Restorative Justice Advocate Helps Menlo Students Make an Impact

CRI%27s+Menlo+student+volunteers+meet+to+discuss+plans+for+the+organization.+Staff+photo%3A+Annie+Stent.

Annie Stent

CRI’s Menlo student volunteers meet to discuss plans for the organization. Staff photo: Annie Stent.

By Annie Stent and Kaylie Wu

Collette Carroll is the founder of the California Reentry Institute (CRI), an organization that provides pre-release and post-release programs for incarcerated men at San Quentin State Prison. The majority of her CRI team are volunteers, including multiple Menlo students and alumni.

Formerly incarcerated men who go through CRI work with surrogate victims to help them take personal accountability for their crimes. This allows the men to interact with people who were victims of a crime similar to the one that they committed, instead of their personal victims, to fully understand the impact that they made, according to Carroll. CRI also focuses on separating the person from their crime because shame is a primary cause of recidivism (the tendency of a convicted criminal to reoffend), according to Carroll. 

CRI volunteers meet the men shortly after they are released from prison, supporting them with new clothing and groceries, as well as affordable housing and a career plan.

Carroll started volunteering in San Quentin 20 years ago. Eight years into taking part in one of San Quentin’s multiple different pre-release programs, Carroll had enough experience with criminal justice to realize that the program was insufficient.“I knew that the program that we were doing was good, but it wasn’t doing as much as it needed to be doing,” Carroll said.

Carroll decided that there needed to be an updated program that did more for the men. She knew that starting an organization like this would be time consuming, so she originally planned on having someone else start CRI. After that plan did not work out, she decided to take it upon herself. It has now been 13 years since Carroll founded CRI, and she continues to develop plans to keep growing its programs.

CRI has multiple student volunteers who attend Menlo, including seniors Libby Eggemeier and Ishi Sood as well as sophomores Sydney Burnett, Abby Becker and Sydney Fish.

Eggemeier has been volunteering since she attended a workshop in May 2020 hosted by Carroll and Menlo alum Sonya Lebedeva (‘20). “I was so blown away by the personal stories of the men,” Eggemeier said. 

Burnett and Fish started volunteering with CRI more recently. They both attended a workshop series with CRI in early November 2020. “I could tell [Carroll] has such a deep connection with all of the men. […] I knew I wanted to learn more about [CRI],” Burnett said.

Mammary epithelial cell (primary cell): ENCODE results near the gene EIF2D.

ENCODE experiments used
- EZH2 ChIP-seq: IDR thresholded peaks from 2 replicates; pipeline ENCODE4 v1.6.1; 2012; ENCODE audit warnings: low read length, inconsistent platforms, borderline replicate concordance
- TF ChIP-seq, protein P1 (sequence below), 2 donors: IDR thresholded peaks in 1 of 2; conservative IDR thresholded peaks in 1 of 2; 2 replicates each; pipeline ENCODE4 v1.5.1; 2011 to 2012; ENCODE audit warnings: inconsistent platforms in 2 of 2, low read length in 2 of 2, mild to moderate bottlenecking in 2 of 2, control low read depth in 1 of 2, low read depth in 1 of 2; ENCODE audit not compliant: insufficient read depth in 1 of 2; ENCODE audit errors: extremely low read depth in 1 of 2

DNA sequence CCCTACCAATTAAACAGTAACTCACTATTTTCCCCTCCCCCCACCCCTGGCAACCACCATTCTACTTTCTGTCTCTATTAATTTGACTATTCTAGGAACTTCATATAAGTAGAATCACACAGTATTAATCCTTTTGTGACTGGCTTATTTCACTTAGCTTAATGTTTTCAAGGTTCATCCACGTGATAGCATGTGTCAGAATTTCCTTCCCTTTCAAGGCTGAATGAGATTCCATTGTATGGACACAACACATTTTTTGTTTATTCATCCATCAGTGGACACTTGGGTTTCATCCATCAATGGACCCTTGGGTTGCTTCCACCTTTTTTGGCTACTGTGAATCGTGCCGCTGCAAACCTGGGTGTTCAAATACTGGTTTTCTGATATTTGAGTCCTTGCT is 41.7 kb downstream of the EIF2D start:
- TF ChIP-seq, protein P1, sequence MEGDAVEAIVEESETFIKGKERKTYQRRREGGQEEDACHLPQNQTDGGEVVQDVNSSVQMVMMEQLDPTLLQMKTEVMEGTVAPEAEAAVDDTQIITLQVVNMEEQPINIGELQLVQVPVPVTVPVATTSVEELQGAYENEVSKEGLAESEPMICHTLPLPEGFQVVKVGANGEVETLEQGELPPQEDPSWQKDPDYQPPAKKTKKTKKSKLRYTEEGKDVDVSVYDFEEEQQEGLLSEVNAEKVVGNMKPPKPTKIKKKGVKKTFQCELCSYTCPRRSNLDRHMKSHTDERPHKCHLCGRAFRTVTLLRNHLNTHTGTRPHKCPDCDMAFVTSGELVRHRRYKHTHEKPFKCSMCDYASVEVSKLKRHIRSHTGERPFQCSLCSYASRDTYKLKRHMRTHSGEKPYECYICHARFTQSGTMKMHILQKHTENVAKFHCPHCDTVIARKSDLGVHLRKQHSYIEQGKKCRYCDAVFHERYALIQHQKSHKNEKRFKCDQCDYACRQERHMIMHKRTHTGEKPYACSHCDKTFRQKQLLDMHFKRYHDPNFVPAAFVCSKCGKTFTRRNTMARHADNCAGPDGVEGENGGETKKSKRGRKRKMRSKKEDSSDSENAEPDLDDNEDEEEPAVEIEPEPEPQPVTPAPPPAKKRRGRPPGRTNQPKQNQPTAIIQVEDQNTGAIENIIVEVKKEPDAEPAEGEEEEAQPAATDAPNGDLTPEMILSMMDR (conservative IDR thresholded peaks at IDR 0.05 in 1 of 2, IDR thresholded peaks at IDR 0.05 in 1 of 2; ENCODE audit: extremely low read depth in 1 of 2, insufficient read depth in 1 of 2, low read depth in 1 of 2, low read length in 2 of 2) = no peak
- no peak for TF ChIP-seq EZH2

It can be difficult for high school students to find volunteer positions where they feel like they are making an impact and are being heard. “[Carroll is] really interested in young people’s opinions, and that’s not something we see all the time,” Eggemeier said.

“I’m thrilled they even want to be involved,” Carroll said. For Carroll, one of the positives of having high school volunteers is a unique skill set that she is not very familiar with: social media. “They are more aware of what’s happening. […] They have everything at their fingertips. They get [criminal justice], even when many adults don’t get it,” she said.

“[Carroll is] devoting so much of her life to helping this cause,” Fish said.

For example, Carroll and CRI supported Martin Walters, a formerly incarcerated man, and helped him transition back to society after his term in San Quentin. Walters is a CRI graduate and was released from prison about six years ago. He is now CRI’s first paid employee and works as their Director of Programming and Expansion.

Walters’s first criminal offense was as a youth offender. He feels that if he had received the education on criminal justice and restorative justice that CRI’s high school volunteers are getting, he might not have gone down the same path that he did to end up in the prison systems. “You could save your friends from doing something to someone else [by volunteering with CRI and learning about criminal justice],” Walters said. 

Carroll’s organization was able to turn Walters’s life around, and she hopes to be able to do the same for many more people outside of San Quentin. 

CRI is working to expand slowly into all of California’s prisons and then into a few other states, according to Carroll. They also want to expand into juvenile prisons and women’s prisons.

In addition, CRI hopes to implement more preventative action, such as working with at-risk high school students. “We want to train staff not to cancel out kids that are truant or misbehaving or late. […] We want them to find out why,” Carroll said.

Carroll believes that her high school volunteers will be able to help with these goals. Due to age requirements in San Quentin, they cannot go inside to directly volunteer in the pre-release programs; however, she looks for their help in other ways. “To have their input on the world that they live in is invaluable, particularly if we want to be working with people in their age group,” Carroll said.

Carroll’s work at CRI is seemingly interminable with organizing pre-release programs, putting together the logistics of post-release for the men, fundraising and overseeing all of her volunteers. She feels that her high school volunteers make such an impact despite the limits on their hands-on work because of what they do behind the scenes. “What my high school volunteers do allows me to do what I need to do,” Carroll said.

Note: Staff writer Annie Stent also volunteers at CRI, which was not included in the text to avoid a conflict of interest.

This story was originally published on The Coat of Arms on January 15, 2021.